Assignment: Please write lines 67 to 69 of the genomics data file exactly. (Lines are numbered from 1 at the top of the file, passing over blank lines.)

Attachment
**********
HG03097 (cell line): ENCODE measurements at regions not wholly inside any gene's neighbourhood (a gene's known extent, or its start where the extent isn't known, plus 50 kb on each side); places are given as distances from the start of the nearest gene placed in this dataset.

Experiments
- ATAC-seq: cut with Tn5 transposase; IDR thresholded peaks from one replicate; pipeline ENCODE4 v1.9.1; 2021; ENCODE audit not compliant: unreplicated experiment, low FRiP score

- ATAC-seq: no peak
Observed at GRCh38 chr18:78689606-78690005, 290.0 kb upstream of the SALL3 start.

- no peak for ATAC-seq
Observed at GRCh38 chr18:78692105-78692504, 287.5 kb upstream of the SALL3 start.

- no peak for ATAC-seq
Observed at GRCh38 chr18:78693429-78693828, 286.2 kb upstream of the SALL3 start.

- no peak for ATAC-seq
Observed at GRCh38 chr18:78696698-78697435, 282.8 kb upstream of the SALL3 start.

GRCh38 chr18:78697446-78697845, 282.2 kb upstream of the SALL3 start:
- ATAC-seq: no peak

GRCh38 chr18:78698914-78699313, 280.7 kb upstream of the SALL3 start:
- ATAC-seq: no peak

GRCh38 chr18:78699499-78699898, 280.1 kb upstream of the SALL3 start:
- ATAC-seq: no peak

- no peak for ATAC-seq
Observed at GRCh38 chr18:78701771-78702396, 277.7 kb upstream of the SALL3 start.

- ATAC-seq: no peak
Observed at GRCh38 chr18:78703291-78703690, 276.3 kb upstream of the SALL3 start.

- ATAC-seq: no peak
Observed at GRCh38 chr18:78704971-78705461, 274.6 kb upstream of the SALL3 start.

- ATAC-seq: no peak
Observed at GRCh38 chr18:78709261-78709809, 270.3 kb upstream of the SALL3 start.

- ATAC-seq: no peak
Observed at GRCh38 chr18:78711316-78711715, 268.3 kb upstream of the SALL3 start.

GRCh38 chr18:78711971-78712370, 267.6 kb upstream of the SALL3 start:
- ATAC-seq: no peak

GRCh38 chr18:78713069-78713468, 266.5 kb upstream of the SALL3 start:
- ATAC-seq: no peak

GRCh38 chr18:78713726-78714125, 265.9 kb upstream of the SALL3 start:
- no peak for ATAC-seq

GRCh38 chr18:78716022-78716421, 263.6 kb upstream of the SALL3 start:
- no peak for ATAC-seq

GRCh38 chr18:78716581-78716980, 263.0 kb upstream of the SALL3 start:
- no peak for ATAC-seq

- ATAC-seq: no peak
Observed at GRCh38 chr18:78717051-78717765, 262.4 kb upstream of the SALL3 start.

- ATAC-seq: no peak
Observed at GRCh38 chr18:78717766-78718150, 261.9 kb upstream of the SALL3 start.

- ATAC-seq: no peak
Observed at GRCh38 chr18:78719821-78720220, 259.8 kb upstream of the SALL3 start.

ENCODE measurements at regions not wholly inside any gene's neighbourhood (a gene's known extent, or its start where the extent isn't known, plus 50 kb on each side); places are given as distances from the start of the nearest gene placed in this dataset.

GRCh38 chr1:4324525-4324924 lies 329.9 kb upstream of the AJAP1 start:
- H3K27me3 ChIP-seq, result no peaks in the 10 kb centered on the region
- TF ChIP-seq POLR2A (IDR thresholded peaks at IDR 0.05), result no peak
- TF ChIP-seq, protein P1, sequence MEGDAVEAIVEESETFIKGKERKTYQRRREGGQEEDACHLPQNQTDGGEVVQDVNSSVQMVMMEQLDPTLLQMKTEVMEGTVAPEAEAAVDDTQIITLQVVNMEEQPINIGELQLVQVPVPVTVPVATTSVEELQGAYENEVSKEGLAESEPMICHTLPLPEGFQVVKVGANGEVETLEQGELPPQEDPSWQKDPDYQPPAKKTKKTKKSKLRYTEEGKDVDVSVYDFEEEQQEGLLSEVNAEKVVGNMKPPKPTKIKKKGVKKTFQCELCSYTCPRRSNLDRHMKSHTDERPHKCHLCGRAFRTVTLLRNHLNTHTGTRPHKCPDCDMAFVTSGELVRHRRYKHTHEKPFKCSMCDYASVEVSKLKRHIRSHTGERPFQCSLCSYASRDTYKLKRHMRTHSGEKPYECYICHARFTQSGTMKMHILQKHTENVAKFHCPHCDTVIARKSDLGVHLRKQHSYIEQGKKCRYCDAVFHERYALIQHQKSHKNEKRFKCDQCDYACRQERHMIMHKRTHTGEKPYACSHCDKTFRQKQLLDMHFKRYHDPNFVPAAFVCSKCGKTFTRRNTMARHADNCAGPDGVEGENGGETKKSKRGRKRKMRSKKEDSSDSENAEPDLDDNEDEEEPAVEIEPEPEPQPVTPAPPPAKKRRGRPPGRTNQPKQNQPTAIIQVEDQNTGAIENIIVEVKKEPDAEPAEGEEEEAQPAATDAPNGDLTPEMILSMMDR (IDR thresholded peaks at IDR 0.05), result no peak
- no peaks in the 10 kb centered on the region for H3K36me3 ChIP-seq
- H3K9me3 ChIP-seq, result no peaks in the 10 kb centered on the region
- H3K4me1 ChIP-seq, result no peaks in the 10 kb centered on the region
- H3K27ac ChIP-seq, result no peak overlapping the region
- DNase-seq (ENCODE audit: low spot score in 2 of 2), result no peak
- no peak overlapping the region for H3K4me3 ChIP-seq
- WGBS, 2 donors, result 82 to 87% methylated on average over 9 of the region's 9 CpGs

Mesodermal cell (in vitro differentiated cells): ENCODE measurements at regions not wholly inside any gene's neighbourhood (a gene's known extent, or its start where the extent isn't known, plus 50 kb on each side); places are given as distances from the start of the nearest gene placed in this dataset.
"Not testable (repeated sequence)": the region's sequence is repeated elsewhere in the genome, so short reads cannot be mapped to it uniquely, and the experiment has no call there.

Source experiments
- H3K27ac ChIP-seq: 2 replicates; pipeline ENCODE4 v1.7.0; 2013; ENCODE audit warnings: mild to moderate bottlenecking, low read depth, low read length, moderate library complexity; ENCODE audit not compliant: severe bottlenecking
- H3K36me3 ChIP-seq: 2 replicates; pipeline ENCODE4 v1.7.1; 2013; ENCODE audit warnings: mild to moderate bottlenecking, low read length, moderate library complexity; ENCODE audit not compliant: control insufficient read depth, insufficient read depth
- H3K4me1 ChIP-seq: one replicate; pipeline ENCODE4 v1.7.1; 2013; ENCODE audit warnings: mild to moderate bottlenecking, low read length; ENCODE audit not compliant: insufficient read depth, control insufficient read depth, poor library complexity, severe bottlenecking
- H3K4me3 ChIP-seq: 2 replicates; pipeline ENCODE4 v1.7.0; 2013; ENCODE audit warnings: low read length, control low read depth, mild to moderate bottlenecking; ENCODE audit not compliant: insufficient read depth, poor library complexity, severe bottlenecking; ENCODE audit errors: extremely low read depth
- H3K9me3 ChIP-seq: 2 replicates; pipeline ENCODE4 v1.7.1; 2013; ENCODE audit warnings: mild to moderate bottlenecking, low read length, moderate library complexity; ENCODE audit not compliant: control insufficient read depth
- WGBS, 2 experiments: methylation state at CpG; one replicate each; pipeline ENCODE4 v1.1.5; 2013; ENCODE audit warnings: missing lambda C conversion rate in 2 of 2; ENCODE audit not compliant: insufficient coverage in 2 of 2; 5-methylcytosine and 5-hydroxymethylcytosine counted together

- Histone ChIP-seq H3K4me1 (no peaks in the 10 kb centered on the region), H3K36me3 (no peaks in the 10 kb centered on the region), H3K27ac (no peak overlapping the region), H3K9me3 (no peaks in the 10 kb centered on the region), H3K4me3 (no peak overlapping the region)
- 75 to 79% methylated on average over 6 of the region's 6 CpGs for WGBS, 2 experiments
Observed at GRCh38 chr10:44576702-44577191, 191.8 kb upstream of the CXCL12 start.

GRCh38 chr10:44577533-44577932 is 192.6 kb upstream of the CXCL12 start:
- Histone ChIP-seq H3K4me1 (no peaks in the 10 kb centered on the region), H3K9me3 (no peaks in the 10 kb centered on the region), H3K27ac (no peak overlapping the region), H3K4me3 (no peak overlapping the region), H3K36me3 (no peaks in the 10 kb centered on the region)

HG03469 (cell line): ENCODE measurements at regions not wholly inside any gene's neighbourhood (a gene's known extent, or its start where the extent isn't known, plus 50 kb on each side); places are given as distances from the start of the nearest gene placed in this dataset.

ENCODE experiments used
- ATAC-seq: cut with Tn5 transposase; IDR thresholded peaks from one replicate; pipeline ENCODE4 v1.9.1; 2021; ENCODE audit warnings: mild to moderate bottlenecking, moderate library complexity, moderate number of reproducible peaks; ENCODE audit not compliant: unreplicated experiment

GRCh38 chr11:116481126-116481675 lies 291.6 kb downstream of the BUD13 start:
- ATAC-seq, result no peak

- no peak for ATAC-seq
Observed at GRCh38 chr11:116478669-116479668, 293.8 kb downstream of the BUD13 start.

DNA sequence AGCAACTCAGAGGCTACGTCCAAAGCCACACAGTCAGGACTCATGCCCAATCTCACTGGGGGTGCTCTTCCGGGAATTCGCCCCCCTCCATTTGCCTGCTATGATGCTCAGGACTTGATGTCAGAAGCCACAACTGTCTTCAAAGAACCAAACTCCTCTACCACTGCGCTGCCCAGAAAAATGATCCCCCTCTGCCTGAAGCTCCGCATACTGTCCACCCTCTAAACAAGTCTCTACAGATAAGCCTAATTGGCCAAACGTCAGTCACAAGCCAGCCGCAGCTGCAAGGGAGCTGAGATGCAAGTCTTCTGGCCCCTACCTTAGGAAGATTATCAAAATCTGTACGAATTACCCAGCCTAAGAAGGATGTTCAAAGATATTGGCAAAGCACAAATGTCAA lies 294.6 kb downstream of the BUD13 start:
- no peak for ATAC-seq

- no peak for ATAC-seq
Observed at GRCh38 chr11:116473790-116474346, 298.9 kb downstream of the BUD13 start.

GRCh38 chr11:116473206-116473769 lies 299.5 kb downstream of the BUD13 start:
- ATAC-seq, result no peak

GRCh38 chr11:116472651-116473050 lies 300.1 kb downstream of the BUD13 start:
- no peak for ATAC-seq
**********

Observed at GRCh38 chr10:44576702-44577191, 191.8 kb upstream of the CXCL12 start.

GRCh38 chr10:44577533-44577932 is 192.6 kb upstream of the CXCL12 start:
- Histone ChIP-seq H3K4me1 (no peaks in the 10 kb centered on the region), H3K9me3 (no peaks in the 10 kb centered on the region), H3K27ac (no peak overlapping the region), H3K4me3 (no peak overlapping the region), H3K36me3 (no peaks in the 10 kb centered on the region)